The Boston Globe reported that “Goldthwait was purchased around June 1. The new owner’s lawyer, Anthony Turco, said the new owner took records only from 2010, and any older records would have been disposed of by the former owner, Joseph Gagnon.” When contacted by the Globe, Gagnon declined to comment.
Pathology Billing Company
Pathologists using Goldthwait’s pathology billing services were surprised to learn of the improper disposal of the patient records. For example, pathologist John Blanchette, M.D., who works at Holyoke Medical Center, told the Globe reporter that his pathology group “had an understanding that they [Goldthwait] know how to dispose of medical records. We’ve done business with this company for 22 years and we’re pretty upset about this. Everything as far as we knew was fine.’’
The number of patients whose records may have been compromised is significant. At Holyoke Medical Center, officials estimate that the number of their patients is between 16,000 and 24,000. Milton Hospital officials state that their estimate is that 8,000 to 12,000 patients were involved in the privacy breach. It is believed that the records primarily cover the years 2007 through 2009.
For pathologists and clinical laboratory managers, there are several important insights and lessons to be drawn from this particular breach of patient privacy now unfolding in Massachusetts.
First, it is essential to conduct an internal review of existing policies, procedures, and operating practices that involve the collection, use, storage, and disposition of confidential information about patients.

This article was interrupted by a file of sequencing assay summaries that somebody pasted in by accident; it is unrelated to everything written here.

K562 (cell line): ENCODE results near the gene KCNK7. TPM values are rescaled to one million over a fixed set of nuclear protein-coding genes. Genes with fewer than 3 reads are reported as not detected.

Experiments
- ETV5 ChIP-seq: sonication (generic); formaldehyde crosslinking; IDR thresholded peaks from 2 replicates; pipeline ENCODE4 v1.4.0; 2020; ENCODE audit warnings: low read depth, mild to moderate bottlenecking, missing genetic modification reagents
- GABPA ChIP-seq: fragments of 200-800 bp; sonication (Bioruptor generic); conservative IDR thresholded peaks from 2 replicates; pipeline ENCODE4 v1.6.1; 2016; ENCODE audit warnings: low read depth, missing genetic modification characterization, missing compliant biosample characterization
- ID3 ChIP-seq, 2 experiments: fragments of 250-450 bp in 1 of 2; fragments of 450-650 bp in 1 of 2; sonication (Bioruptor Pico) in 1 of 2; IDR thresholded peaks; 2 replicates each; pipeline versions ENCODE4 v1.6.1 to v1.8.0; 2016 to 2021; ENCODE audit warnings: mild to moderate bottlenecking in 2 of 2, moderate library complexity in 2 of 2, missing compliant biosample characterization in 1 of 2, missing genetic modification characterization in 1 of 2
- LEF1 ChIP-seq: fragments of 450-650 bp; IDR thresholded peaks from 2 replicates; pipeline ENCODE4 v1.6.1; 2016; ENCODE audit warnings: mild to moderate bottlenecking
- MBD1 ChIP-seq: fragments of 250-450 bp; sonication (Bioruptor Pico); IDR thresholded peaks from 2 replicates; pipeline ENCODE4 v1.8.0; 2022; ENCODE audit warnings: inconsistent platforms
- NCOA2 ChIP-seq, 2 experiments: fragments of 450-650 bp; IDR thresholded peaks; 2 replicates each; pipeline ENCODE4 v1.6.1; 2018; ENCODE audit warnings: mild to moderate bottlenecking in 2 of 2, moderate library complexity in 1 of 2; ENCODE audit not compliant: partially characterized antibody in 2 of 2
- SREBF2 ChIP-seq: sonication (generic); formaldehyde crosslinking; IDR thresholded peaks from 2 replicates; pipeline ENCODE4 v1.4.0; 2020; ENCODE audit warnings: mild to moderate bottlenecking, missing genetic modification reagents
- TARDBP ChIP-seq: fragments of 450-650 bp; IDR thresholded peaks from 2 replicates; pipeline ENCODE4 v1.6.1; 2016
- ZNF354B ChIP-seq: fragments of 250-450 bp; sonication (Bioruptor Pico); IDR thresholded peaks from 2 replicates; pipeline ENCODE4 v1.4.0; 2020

The design and execution of this review is best done utilizing the input of an attorney or other expert in the field of patient privacy. Changes instituted by the HITECH Act are significant and labs should not take a “do it yourself ” approach to assessing their current policies and work procedures to identify gaps or vulnerabilities that make a breach of protected health information (PHI) possible.
Second, informed by the findings of this assessment, the clinical laboratory or pathology group should take steps to address the deficiencies identified.
The third step is to update all company policies, handbooks, and operating procedures. This documents how the laboratory has proactively worked to protect the PHI to which it has access and handles.
Train The Lab Staff About PHI
Fourth, all employees should undergo training on the current standards and requirements for securing PHI. Not only does this mean that the lab staff will be up-to-date on the latest requirements of the HITECH Act, but is also documentation that laboratory management was proactive in establishing policies and training staff to properly handle PHI.
The fifth step is to develop the crisis response plan and designate a team to step up and handle the issues involved should a breach of PHI occur. The discovery of unshredded paper pathology reports and patient records at a public dump illustrates how suddenly a laboratory or pathology group could find itself facing television and newspaper reporters.